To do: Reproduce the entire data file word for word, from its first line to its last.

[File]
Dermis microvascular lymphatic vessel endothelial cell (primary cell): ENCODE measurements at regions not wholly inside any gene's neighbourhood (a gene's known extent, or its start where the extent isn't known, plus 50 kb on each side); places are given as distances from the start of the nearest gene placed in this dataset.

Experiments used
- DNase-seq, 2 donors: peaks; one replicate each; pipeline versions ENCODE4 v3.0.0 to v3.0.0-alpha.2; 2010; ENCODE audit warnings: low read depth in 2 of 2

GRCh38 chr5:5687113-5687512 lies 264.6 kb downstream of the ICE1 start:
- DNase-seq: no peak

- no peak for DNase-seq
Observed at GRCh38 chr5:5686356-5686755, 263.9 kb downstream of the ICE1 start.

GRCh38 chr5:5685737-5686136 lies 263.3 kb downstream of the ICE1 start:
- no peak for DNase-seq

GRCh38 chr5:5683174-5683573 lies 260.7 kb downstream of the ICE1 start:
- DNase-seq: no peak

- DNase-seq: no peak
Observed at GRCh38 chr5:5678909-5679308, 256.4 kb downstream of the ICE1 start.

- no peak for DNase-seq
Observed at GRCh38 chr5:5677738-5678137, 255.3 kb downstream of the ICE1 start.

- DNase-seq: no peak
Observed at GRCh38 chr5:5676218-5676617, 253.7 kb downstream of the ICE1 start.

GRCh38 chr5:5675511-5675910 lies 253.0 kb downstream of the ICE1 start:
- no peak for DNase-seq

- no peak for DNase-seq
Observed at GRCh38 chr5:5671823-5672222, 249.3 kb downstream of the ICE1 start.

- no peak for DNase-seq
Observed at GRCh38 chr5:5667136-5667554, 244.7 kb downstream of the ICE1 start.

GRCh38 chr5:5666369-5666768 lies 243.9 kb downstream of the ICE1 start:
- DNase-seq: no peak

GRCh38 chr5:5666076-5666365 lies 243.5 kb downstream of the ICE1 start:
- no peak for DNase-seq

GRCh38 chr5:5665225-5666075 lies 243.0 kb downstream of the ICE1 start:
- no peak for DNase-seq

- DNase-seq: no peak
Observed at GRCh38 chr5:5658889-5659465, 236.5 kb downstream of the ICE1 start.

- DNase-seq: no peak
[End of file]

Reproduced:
Dermis microvascular lymphatic vessel endothelial cell (primary cell): ENCODE measurements at regions not wholly inside any gene's neighbourhood (a gene's known extent, or its start where the extent isn't known, plus 50 kb on each side); places are given as distances from the start of the nearest gene placed in this dataset.

Experiments used
- DNase-seq, 2 donors: peaks; one replicate each; pipeline versions ENCODE4 v3.0.0 to v3.0.0-alpha.2; 2010; ENCODE audit warnings: low read depth in 2 of 2

GRCh38 chr5:5687113-5687512 lies 264.6 kb downstream of the ICE1 start:
- DNase-seq: no peak

- no peak for DNase-seq
Observed at GRCh38 chr5:5686356-5686755, 263.9 kb downstream of the ICE1 start.

GRCh38 chr5:5685737-5686136 lies 263.3 kb downstream of the ICE1 start:
- no peak for DNase-seq

GRCh38 chr5:5683174-5683573 lies 260.7 kb downstream of the ICE1 start:
- DNase-seq: no peak

- DNase-seq: no peak
Observed at GRCh38 chr5:5678909-5679308, 256.4 kb downstream of the ICE1 start.

- no peak for DNase-seq
Observed at GRCh38 chr5:5677738-5678137, 255.3 kb downstream of the ICE1 start.

- DNase-seq: no peak
Observed at GRCh38 chr5:5676218-5676617, 253.7 kb downstream of the ICE1 start.

GRCh38 chr5:5675511-5675910 lies 253.0 kb downstream of the ICE1 start:
- no peak for DNase-seq

- no peak for DNase-seq
Observed at GRCh38 chr5:5671823-5672222, 249.3 kb downstream of the ICE1 start.

- no peak for DNase-seq
Observed at GRCh38 chr5:5667136-5667554, 244.7 kb downstream of the ICE1 start.

GRCh38 chr5:5666369-5666768 lies 243.9 kb downstream of the ICE1 start:
- DNase-seq: no peak

GRCh38 chr5:5666076-5666365 lies 243.5 kb downstream of the ICE1 start:
- no peak for DNase-seq

GRCh38 chr5:5665225-5666075 lies 243.0 kb downstream of the ICE1 start:
- no peak for DNase-seq

- DNase-seq: no peak
Observed at GRCh38 chr5:5658889-5659465, 236.5 kb downstream of the ICE1 start.

- DNase-seq: no peak